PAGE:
Keeping Jesus In and Santa Out


Kids love him: this rotund man with the puffy red cheeks in a bright red suit as depicted by artists and the media.  He’s the jolly fat man who goes around the world bearing gifts to children on Christmas Eve, pulled by reindeers that sweep the evening sky.  Every bit of information on this silver-haired guy brings a lot of excitement to children, and probably even to adults who still believe in him.  The story weaves like magic to children.  In fact, more children probably believe in Santa Claus than they do in Jesus Christ.  In fact, most Christmas stories nowadays never really tell you the real cause for celebrating the holiday season.

 Concerned that my son will grow up believing more in Santa Claus than with Jesus Christ, I made a conscious effort not to decorate the house with Santa figures.  Central to our household every Christmas is the nativity scene which I place on top of the piano.  It is also the same spot where we light our Advent Wreath every year.  I have done this religiously since he was a baby, and eight years later we are still doing it.  The only time he would see Santa Claus was in the movies. 

Santa  –  Then and Now

As Catholics, it is easy to be persuaded by the attractiveness of this Man in the Red Suit.  Although his character is based on the life of St. Nicolas, a saint who lived in Myra (now part of modern Turkey) and gave gifts to children during his lifetime, the Santa that we see now is a far cry from what he was before.  In fact, the new Santa Claus was a marketing strategy that was popularized by the Coca-Cola Company in the 1930s, capitalizing on the red suit that matched the soda company’s color.  Although this Santa image came about as early as the 1900s, it would never gained popularity without Coca-Cola.  He has become a larger than life personality during this holiday season, more than I dare say, Jesus Christ.  And that’s the danger there—when you believe in Santa more than Jesus.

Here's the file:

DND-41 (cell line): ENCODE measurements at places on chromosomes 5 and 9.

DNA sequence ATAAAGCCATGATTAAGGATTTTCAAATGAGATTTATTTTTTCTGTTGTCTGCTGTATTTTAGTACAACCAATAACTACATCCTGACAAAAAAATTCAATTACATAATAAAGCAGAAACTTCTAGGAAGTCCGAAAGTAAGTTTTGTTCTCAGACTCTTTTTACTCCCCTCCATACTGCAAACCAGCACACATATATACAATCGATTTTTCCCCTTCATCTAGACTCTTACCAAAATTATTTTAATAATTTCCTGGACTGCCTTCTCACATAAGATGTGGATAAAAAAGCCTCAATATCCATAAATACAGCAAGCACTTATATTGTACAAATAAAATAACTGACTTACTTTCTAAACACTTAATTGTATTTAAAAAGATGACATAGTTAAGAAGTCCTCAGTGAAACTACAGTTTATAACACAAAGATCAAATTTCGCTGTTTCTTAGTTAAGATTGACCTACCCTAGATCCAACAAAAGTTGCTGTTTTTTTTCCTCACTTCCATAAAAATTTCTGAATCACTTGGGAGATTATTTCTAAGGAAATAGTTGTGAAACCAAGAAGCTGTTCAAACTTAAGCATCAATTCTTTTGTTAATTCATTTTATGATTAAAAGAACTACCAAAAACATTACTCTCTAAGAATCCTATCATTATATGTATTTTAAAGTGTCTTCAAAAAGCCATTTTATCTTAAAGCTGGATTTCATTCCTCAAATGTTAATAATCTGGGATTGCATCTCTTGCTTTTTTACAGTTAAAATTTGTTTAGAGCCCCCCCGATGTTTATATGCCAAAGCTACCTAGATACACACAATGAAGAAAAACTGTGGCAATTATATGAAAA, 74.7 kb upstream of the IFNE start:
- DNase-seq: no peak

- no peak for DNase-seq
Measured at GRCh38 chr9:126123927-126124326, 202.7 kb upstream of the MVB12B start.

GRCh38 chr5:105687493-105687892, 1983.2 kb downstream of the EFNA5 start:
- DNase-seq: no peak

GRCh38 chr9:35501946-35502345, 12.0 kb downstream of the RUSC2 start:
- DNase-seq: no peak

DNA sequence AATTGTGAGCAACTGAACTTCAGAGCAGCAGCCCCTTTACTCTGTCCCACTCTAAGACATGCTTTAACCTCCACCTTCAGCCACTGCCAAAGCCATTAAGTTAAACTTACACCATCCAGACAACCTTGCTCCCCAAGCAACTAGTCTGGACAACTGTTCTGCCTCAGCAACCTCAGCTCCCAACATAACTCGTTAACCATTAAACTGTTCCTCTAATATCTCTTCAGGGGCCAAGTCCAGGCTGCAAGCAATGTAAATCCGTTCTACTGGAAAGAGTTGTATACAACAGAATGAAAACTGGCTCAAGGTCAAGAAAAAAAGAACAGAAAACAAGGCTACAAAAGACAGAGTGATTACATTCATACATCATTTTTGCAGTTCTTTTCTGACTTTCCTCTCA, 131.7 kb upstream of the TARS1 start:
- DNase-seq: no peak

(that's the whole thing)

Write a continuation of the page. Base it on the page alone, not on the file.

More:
But is there really a Santa Claus?

Yes Virginia, there WAS.  He was not a jolly person in a red suit, nor did he ride in a sleigh pulled by eight reindeers.  He didn’t live in the North Pole and certainly didn’t have elves for assistants.  He was actually a person who lived the Gospel and gave away tokens to children whose families didn’t have the means to give any gifts during Christmas.  St. Nicolas, or Sinterklaas or Kris Kringle, gave gifts just as Jesus gave himself that cold morning in Bethlehem. 

His true character and image may already be lost to time, but his practice of gift giving lives on in families and friends who give their whole self to their loved ones.  Gift giving does not have to be material or tangible; it has to come from the heart.

The True Purpose of Christmas

We should always keep in mind the CELEBRANT and the PURPOSE of the celebration. 

So what has it done for my kid?  He knows the story of the birth of Baby Jesus to heart, the long trek and sacrifice of St. Joseph and Mother Mary to Bethlehem.  With his school reinforcing the nativity scene every year at their Christmas presentation, my son has come to appreciate the supreme sacrifice our Lord had to go through to set us free.  He believes that Santa was a real person and lives with Jesus in heaven and doesn’t believe that he sends presents to all the children in the world.  This knowledge has taken roots, so I no longer worry if he fascinates over this jolly fat man.



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